10.7.2.5            The magnitude of change in views of VSR group R23 is considered large, and their sensitivity is high. However, the number of these VSRs is relatively few and they will only be present within close proximity to the Wind Farm for relatively short periods.  After the implementation of the (Pre) Construction Phase mitigation measures described in section 10.6.3, the overall significance of the residual impacts upon VSR R23 during the (Pre) Construction Phase is Substantial (see Figure 10.27).

 10.7.2.6            The magnitude of change in views of VSR R21 is considered large, and their sensitivity is high. However, because the number of these VSRs is very few, because their presence within close proximity to the Wind Farm will be for very short periods only and because the Construction Phase will is approximately only two years, it is considered that after the implementation of the (Pre) Construction Phase mitigation measures described in section 10.6.3, the overall significance of the residual impacts upon VSR R21 during the (Pre) Construction Phase is Moderate (see Figure 10.27).   

 10.7.2.7            For similar reasons, and due to the low sensitivity of VSR O6, the overall significance of residual impacts upon VSR 06 will be Insubstantial.

VSRs between 5km and 10km from Wind Farm

 10.7.2.8            There are a large number of VSRs located between 5km and 10km from the Wind Farm (R2; R3; R5; R9; R13; R14; R15; R16; R19; R24; T5; T6; O4; D3; D4).  However, the magnitude of change in view (before mitigation) experienced by these VSRs in the (Pre) Construction Phase will vary from Large to Intermediate, based on their varying distance from the Wind Farm and the varying number of turbines they can see due to the extent to which their view is blocked by intervening land forms.

 10.7.2.9            During the Pre-construction Phase works they will experience the construction and operation of the Research Mast as a distant new vertical man-made feature in an otherwise horizontal and natural marine landscape.  At these distances, the fairly functional design of the mast is unlikely to be very visible and so there is unlikely to be a large contrast with the clear linear, horizontal visual qualities that are experienced by closer VSRs.  At these distances, the verticality of the mast against the largely horizontal qualities of the seascape will be less evident.  The structure will not appear to be a wholly exceptional or unusual visual marine feature, given the presence of buoys, lighthouses, etc in the waters around Hong Kong.  Impacts will be experienced only for 1-3 years.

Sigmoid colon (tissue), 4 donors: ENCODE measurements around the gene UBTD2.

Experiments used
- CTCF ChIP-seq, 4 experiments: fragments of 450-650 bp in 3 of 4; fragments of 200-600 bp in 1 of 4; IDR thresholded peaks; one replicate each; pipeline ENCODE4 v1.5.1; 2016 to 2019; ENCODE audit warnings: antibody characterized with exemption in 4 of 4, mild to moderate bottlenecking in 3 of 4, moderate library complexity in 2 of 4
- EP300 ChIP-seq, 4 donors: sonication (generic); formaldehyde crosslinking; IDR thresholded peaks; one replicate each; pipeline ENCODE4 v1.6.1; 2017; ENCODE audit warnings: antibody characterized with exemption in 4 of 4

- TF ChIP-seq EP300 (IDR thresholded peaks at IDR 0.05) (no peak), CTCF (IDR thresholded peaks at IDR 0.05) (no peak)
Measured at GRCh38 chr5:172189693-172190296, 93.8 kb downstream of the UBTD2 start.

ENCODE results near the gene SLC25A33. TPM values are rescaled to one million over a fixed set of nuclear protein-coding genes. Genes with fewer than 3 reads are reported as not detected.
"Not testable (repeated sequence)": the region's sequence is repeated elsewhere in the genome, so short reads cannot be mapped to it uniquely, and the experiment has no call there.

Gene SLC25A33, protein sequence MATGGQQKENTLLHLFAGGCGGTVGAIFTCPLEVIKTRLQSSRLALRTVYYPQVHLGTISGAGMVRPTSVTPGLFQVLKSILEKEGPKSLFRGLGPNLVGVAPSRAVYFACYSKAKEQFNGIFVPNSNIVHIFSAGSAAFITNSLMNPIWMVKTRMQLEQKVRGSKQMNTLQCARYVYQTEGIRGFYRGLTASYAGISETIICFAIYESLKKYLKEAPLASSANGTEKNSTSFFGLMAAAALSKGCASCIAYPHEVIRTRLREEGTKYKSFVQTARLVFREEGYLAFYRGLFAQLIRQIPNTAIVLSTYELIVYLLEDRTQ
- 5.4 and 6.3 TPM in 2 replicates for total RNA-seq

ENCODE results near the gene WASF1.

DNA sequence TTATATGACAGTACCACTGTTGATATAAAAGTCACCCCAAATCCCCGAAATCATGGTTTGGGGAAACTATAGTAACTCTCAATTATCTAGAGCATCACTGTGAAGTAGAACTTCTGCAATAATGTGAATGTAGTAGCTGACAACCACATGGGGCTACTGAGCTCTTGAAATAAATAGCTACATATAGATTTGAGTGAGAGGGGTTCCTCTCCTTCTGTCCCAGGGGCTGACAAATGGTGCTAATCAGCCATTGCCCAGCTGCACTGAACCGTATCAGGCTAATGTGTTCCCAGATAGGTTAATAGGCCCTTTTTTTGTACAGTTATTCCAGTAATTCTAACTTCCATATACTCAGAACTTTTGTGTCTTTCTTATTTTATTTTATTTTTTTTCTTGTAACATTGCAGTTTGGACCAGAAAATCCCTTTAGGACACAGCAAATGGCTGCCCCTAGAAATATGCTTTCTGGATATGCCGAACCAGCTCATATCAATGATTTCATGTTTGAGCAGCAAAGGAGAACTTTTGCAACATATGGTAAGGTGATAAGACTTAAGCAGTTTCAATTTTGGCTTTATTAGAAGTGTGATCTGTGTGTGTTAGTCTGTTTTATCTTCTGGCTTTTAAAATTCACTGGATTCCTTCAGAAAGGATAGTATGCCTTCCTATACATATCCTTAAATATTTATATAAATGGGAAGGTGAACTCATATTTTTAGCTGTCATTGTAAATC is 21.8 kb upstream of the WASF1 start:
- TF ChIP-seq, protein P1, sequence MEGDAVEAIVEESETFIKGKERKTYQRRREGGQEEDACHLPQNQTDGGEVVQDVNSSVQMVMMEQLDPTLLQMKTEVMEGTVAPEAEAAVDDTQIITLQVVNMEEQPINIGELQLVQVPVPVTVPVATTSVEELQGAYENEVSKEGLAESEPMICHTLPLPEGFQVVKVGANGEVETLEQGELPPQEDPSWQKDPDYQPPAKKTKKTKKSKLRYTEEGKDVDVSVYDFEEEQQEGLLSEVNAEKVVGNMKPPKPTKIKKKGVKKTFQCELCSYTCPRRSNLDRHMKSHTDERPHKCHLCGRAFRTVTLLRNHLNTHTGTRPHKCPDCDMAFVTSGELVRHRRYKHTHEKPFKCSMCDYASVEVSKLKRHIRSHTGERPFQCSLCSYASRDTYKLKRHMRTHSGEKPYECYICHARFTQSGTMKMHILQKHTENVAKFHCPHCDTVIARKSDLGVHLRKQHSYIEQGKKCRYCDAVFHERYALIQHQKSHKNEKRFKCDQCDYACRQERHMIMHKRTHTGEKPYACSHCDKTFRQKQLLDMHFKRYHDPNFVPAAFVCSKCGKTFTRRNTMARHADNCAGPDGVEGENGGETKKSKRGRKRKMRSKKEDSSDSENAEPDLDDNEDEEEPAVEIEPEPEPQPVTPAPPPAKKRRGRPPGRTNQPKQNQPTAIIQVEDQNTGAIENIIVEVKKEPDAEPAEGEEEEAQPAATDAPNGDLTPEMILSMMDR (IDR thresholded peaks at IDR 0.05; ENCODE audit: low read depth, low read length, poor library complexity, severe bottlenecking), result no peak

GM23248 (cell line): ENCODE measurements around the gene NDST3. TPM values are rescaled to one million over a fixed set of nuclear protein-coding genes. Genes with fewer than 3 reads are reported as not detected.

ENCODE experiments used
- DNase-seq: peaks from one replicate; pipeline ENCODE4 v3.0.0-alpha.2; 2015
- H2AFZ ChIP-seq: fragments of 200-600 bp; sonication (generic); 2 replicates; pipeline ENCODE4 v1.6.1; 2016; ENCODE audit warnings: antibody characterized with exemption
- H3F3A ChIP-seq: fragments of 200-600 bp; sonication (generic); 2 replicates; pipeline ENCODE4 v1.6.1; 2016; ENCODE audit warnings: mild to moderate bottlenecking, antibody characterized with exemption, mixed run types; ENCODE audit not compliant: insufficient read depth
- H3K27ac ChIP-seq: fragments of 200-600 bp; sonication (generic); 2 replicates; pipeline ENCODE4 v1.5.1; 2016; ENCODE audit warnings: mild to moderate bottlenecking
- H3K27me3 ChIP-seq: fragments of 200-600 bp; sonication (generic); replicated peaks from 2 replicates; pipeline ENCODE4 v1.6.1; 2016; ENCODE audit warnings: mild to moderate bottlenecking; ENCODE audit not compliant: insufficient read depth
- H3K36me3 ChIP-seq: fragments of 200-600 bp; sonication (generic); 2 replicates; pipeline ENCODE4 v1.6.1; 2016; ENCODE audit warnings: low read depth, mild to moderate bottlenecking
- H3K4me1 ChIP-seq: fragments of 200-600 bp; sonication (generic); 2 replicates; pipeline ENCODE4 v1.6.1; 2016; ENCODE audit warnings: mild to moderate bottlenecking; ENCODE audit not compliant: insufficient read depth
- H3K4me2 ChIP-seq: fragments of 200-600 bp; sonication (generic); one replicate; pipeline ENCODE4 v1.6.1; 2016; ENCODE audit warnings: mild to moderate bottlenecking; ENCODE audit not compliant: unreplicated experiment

10.7.2.10            The Construction Phase works on the turbines themselves will be seen by of the same VSRs at quite large distances.  They will appear as a series of incomplete man-made features jutting out of the sea.  These features may include the lower parts of turbine masts, partly complete masts as well as the presence of groups of construction vessels, cranes and barges.  Whilst single transitory vessels are found in these waters, groupings of static vessels are not common and they may appear somewhat incongruous (particularly at night when vessels and structures are lit by navigation lights which are uncommon in large numbers in this area).  However, at these quite large distances, the incomplete and unresolved visual character of the partly complete structures will be less evident, and therefore will provide less contrast with the simple, natural, visual uniformity of the marine landscape, than for closer VSRs.  In particular, the verticality of the structures will be more evident to VSRs at sea level (e.g. R2; R13; R16; R19; R24; T5; T6; O4) than for those on higher areas of land (e.g. R14; R15)  but even so, at such quite large distances there is likely to be little visible difference.